Selling to the federal government is hard but several new initiatives hold the promise of making these easier with simple, faster and less prescriptive guidelines.
Selling to the federal government can be complicated, particularly for startups, smaller companies, and those unfamiliar with government contracting. The procurement process creates a jungle of barriers including crushing complexity, awkward communications and significant expense just to try and compete for business.
As a result, a number of companies with innovative products and services have chosen either not to work with government at all, or have given up in futility after trying. That represents a real loss to the public as well as to the business community, and it’s one that federal procurement professionals are well aware of.
In a recent podcast underwritten by my company, two procurement officials – Sandra Oliver Schmidt from the Department of Homeland Security and Jaime Garcia from the IRS – talked about some of the ways their agencies were responding to these acquisition barriers and using innovative approaches to the purchasing process.
DHS for example, established a Procurement Innovation Lab whose teams are testing the flexibilities built into the Federal Acquisition Regulation (FAR). Its mission is to reduce the barriers to competition and bring more non-traditional companies into the supplier mix by creating their own terms and making multiple awards from a single solicitation. Together with the Department of Defense and General Services Administration, the agency established the Commercial Solutions Opening Pilot, which allows participants greater discretion and flexibility in buying innovative products valued below $10 million.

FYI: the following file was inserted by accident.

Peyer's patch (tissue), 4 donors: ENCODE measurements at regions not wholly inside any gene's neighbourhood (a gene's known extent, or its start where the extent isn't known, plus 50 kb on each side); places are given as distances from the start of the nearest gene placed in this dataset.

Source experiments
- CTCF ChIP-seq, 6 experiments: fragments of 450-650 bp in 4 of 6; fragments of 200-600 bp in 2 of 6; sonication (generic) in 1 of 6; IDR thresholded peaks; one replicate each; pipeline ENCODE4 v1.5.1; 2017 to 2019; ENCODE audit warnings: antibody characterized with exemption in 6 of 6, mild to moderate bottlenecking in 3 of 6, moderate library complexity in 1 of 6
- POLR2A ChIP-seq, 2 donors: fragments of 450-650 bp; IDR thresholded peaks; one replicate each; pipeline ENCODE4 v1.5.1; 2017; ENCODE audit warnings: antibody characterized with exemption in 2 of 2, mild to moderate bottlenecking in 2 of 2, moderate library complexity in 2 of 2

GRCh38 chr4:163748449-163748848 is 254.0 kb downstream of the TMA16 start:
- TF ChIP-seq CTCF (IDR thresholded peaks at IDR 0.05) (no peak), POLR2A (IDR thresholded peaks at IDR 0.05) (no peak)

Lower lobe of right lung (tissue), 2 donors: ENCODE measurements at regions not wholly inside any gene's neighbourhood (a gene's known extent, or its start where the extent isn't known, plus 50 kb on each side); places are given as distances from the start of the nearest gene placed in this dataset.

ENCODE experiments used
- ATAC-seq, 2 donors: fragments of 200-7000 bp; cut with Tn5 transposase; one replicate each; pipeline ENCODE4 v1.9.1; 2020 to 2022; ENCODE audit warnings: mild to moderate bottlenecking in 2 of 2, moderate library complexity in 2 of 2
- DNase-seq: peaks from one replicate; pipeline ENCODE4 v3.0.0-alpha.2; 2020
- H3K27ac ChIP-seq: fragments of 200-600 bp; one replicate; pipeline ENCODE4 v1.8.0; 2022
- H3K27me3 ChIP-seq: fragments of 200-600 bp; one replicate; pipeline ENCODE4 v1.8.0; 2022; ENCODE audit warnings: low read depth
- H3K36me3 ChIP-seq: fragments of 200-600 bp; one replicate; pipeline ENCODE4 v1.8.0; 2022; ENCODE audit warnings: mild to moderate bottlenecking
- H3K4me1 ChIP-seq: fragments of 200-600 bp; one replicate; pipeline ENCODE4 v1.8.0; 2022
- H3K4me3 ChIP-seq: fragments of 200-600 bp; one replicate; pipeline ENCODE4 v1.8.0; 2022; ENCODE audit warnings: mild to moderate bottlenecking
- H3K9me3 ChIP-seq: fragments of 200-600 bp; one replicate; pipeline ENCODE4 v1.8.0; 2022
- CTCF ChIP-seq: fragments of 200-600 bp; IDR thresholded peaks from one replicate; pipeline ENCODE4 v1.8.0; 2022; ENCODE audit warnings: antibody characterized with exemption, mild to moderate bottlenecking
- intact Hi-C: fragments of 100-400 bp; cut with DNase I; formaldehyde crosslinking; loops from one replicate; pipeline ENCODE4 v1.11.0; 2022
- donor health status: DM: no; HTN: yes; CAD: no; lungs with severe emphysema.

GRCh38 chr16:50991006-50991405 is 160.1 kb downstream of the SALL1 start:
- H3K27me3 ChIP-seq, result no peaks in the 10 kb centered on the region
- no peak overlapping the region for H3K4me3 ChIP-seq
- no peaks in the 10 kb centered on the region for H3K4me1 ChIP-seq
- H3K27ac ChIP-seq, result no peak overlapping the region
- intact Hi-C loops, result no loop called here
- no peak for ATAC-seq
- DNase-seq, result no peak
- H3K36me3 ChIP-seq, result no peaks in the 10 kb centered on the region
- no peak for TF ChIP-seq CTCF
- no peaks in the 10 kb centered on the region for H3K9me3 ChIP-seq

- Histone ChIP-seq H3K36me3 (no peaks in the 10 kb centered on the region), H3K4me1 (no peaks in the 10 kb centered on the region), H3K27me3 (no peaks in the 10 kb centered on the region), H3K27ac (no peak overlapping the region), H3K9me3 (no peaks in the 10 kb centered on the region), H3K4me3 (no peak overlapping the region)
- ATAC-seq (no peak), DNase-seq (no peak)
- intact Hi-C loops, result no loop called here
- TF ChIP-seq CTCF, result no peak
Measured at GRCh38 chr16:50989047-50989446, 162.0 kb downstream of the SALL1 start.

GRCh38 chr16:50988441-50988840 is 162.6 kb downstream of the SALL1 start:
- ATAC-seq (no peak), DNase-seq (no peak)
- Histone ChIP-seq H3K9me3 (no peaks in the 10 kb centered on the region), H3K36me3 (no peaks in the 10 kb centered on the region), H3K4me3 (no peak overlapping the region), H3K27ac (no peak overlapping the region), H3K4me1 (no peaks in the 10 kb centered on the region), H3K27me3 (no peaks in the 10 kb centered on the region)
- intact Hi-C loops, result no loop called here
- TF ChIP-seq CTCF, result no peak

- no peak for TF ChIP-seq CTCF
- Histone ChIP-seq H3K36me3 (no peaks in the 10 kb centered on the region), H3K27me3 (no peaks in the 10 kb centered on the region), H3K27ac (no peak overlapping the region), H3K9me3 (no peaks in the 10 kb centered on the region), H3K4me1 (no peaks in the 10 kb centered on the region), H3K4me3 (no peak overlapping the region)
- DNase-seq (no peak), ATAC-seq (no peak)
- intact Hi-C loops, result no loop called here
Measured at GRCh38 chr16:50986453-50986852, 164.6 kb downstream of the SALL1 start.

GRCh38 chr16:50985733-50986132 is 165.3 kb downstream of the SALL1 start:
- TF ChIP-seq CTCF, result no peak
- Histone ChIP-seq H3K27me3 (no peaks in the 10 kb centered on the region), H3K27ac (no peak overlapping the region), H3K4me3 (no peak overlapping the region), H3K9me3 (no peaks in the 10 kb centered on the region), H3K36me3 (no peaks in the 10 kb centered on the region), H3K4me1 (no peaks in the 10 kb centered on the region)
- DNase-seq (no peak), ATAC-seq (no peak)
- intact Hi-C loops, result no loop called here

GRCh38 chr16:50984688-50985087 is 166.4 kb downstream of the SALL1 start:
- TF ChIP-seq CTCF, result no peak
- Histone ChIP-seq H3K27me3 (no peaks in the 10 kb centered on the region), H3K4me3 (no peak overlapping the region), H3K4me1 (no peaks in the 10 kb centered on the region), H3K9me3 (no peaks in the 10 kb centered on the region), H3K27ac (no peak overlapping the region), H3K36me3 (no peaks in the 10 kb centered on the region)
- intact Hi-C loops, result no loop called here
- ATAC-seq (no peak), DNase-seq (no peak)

The IRS is also attempting to push the envelope with its Pilot IRS program. Its goal is to work with non-traditional and small business to quickly prototype and test emerging technologies. It is also looking carefully at project phasing to avoid becoming locked into a single vendor’s solution when there are better options available.
In addition to the complexity of federal contracting terms and conditions, one of the most off-putting aspects of selling to the federal government has been the cost of writing a proposal. Proposals that follow FAR’s prescriptive guidelines are lengthy, time-consuming, and expensive to prepare. Whereas a commercial deal can often be closed in a matter of weeks or even days, the federal sales cycle can run anywhere from 12 to 18 months. Beyond that, it has been somewhere between difficult and impossible for potential suppliers to meet with the decision-makers who hold the fate of business proposals in their hands.
One way that DHS is trying to open up the process is with phased proposals. The first phase could involve a lightweight proposal of perhaps five pages, or maybe even a 30-minute phone interview. The agency then advises the company on how competitive it thinks the idea is and leaves up to the vendor to decide whether to move ahead with the detailed proposal. The agency is also welcoming oral presentations and product demonstrations using a paperless process. Not only does it give suppliers a better opportunity to showcase their wares, but it gives the government more confidence in making an award. Initiatives like these also show suppliers that the government is cognizant of small suppliers’ costs and resource limitations, which allow suppliers to remain willing to engage across multiple bids and projects and preserves a competitive and innovative supply base.
Contracting with the federal government is often frustrating, but agencies are trying hard to broaden their base of participating businesses. But it is incumbent on the business sector to try harder too.
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